Italian energy firm Eni is planning to send its newly discovered gas supplies offshore Indonesia to Pertamina’s Bontang LNG facility in East Kalimantan.
Eni announced on Monday a “significant” gas discovery from the Geng North-1 exploration well drilled in North Ganal PSC, about 85 km off the coast of East Kalimantan in Indonesia.
Preliminary estimates indicate a total structure discovered volume of 5 trillion cubic feet (Tcf) of gas in place with a content of condensate estimated up to 400 Mbbls; the acquired data will allow to study the options for a fast-track development, the firm said.
Eni has drilled Geng North-1 to a depth of 5,025 meters in 1,947 meters water depth, and encountered a gas column about 50m thick in a Miocene sandstone reservoir.
The company has completed a well production test (DST) for a full assessment of the gas discovery and although limited by the test facilities, it has allowed to estimate a well capacity of up to 80-100 mmscfd and about 5-6 kbbld of condensate, it said.
Boosting LNG portfolio
The ongoing exploration campaign, along with the recent acquisitions, is in line with Eni’s energy transition strategy to progressively shift its portfolio mix towards gas and LNG, targeting 60 percent in 2030, and to increase its LNG equity portfolio, Eni said.
Moreover, thanks to its location and significant size, the discovery has the potential to contribute “substantially” to the creation of a new production hub, in the Northern part of the Kutei Basin, to be connected to the Bontang LNG facilities on the coast of East Kalimantan, further exploiting its available ullage capacity, it said.
The Bontang LNG terminal operates for more than 40 years and supplies LNG to both the domestic and export markets.
Eni estimates that, in addition to Geng North, more than 5 Tcf of gas in place are present in undeveloped discoveries within the area of interest, while a significant multi-Tcf exploration potential is under maturation through the ongoing studies.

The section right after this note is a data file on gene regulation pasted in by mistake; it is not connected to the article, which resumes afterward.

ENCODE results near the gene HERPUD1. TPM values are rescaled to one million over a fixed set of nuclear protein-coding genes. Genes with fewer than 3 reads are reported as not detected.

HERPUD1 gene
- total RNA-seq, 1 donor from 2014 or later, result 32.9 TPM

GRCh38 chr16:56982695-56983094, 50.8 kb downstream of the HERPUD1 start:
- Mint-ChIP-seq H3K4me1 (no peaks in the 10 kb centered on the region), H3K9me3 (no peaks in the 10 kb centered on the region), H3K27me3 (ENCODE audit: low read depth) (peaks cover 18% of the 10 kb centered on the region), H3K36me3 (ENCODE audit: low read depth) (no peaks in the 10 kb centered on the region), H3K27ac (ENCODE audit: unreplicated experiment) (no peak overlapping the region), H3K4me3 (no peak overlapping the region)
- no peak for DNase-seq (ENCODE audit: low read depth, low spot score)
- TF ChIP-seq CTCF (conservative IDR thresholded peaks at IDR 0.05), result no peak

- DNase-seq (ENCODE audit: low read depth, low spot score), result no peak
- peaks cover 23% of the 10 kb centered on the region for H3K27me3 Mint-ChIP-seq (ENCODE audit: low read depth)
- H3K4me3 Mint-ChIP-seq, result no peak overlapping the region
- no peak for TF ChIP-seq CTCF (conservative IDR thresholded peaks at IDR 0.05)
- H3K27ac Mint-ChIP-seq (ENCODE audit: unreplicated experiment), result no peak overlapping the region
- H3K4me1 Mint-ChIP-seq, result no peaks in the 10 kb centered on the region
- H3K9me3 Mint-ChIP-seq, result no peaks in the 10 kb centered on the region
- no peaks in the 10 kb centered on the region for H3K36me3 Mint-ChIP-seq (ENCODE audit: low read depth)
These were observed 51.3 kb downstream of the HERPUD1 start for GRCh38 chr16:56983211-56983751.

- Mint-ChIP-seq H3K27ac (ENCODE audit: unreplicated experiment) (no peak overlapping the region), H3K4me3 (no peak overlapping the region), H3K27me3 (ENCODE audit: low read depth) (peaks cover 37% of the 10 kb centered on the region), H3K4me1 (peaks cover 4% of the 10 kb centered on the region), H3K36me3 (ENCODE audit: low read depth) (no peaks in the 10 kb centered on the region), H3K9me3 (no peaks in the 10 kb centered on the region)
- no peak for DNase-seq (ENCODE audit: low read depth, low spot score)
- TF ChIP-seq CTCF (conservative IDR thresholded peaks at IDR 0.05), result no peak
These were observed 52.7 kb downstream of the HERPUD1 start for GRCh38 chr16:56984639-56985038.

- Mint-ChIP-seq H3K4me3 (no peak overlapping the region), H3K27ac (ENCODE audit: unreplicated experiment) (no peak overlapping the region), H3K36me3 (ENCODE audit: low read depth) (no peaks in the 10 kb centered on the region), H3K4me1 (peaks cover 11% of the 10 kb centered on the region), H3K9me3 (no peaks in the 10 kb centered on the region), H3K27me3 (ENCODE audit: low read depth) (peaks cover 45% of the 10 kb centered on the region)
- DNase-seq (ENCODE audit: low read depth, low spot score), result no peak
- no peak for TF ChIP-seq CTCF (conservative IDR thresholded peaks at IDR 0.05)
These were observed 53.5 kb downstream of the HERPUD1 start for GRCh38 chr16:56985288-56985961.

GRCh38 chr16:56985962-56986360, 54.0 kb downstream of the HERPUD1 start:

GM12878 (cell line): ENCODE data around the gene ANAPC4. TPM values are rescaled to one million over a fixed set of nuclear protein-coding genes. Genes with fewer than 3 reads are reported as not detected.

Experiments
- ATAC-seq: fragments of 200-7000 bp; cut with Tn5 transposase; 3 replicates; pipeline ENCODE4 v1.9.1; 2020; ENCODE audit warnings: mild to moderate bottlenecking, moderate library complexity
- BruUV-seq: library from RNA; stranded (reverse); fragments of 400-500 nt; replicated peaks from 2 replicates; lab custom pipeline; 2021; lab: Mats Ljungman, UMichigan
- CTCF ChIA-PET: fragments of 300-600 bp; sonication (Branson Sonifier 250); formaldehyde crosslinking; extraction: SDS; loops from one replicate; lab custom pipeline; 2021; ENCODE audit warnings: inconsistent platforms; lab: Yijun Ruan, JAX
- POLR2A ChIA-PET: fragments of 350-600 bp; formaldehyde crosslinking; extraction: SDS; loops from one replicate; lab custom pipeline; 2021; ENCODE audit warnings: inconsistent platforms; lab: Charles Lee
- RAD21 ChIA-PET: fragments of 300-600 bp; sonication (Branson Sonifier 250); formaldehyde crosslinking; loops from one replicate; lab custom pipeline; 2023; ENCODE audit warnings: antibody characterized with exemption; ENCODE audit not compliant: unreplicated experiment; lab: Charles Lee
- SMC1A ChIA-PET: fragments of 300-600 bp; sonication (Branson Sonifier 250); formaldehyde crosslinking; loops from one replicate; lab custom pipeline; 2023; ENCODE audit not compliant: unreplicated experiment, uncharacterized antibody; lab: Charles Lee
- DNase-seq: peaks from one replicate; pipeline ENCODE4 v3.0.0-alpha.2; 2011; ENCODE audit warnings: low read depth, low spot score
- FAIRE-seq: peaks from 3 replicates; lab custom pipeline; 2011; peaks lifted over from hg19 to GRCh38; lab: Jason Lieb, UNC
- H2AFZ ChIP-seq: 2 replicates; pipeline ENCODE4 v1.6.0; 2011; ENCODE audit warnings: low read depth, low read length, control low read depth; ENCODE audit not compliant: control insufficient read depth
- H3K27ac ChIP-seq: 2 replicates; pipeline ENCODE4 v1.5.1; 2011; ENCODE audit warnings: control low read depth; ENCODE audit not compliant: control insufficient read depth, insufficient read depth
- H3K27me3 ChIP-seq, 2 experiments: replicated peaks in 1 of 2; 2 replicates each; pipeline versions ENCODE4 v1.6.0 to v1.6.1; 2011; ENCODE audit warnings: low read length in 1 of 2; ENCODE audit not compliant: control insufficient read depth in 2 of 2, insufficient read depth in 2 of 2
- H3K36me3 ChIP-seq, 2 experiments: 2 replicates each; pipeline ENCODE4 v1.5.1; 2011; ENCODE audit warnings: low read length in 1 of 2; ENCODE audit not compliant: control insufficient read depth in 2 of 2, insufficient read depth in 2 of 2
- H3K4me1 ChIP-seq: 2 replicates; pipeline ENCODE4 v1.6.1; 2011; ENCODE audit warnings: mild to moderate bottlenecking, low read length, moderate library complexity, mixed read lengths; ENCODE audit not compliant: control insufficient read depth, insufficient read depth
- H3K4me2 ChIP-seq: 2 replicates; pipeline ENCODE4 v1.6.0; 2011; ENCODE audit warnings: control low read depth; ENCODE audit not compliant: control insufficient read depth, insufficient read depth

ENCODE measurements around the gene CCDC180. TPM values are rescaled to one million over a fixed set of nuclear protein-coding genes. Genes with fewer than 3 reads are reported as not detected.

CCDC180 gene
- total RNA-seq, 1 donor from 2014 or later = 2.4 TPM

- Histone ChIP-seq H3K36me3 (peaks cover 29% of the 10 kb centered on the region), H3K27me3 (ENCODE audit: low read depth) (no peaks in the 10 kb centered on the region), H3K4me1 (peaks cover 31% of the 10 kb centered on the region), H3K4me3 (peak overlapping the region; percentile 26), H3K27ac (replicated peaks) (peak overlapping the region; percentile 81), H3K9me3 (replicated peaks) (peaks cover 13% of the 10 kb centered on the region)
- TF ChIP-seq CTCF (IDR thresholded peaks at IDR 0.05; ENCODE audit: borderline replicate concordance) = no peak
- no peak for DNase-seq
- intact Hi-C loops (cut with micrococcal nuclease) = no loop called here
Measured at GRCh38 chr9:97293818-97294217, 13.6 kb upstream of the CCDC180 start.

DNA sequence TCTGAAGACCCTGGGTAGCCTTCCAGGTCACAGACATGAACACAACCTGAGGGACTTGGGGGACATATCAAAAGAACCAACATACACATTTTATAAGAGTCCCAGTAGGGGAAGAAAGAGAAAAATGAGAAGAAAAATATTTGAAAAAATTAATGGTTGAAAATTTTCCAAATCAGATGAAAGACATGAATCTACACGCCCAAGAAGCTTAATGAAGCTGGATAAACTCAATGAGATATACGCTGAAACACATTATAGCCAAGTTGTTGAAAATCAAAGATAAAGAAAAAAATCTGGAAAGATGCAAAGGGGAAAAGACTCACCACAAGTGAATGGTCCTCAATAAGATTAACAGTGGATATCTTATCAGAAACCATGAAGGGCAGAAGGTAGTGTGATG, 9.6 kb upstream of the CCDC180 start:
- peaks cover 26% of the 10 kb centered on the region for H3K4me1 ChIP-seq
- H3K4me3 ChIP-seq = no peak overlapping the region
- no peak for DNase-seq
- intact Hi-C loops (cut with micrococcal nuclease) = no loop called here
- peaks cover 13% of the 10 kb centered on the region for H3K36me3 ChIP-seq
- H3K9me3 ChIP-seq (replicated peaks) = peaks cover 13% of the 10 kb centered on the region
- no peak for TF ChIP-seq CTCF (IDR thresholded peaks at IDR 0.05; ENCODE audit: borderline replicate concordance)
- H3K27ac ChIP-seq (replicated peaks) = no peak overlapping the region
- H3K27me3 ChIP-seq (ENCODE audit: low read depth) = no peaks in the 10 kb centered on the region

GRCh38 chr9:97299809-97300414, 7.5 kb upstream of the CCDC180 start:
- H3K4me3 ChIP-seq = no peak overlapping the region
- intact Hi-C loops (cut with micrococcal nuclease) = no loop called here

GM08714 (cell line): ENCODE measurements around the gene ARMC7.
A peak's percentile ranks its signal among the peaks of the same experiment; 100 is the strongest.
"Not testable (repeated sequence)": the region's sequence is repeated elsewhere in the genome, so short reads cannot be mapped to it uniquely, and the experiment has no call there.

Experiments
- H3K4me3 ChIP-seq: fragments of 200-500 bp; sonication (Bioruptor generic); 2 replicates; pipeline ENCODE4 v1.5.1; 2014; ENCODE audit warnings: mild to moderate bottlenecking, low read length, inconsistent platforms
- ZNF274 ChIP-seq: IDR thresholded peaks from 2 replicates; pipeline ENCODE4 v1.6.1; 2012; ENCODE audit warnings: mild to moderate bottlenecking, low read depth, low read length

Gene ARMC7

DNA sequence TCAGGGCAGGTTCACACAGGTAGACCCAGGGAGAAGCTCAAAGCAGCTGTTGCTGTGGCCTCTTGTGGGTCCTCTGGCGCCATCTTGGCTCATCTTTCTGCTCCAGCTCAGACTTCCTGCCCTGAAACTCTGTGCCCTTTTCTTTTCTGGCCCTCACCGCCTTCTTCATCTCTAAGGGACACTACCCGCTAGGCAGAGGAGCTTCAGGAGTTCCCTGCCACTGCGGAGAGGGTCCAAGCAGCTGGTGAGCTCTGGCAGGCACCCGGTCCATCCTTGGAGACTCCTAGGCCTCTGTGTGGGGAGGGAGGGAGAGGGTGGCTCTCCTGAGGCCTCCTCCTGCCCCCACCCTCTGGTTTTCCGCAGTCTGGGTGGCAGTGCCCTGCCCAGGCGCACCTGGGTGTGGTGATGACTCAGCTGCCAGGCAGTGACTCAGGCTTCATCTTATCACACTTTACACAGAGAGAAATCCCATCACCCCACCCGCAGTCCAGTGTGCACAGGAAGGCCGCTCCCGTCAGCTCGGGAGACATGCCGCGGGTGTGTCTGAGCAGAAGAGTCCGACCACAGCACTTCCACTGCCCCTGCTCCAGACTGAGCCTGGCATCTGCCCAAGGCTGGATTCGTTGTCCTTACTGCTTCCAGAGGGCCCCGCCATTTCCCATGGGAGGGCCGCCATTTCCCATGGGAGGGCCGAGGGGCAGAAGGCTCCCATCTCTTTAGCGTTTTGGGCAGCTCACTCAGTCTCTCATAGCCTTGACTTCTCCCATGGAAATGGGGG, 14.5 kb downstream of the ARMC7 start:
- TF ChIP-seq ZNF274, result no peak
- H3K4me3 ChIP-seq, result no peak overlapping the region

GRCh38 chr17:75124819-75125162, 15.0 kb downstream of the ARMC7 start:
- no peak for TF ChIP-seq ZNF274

The Geng North discovery is adjacent to the Indonesia Deepwater Development (IDD) area that includes several stranded discoveries located within the Rapak and Ganal PSC blocks, for which Eni recently announced the acquisition of Chevron interests, increasing its participating interest and acquiring the operatorship.
Enii sees “significant synergies” between the two areas in terms of gas development options.
Also, the acquisition also provides the opportunity to fast track the development of the Gendalo and Gandang gas project (around 2 Tcf of gas reserves) through Eni’s operated Jangkrik facilities.
The Geng North discovery comes shortly after the announcement of Eni’s agreement to acquire Neptune Energy, whose completion will allow to further strengthen Eni’s position in the North Ganal Block, it said.
Eni North Ganal Limited, holding 50.22 percent participating interest, operate the block, with Neptune Energy North Ganal and Agra Energi I as partners, holding the remaining 38.04 percent and 11.74 percent, respectively.
The Italian firm has been operating in Indonesia since 2001 and currently has a large portfolio of assets in exploration, development, and production phases with a current equity production of about 80,000 barrels of oil equivalent per day from the Jangkrik and Merakes fields in East Kalimantan.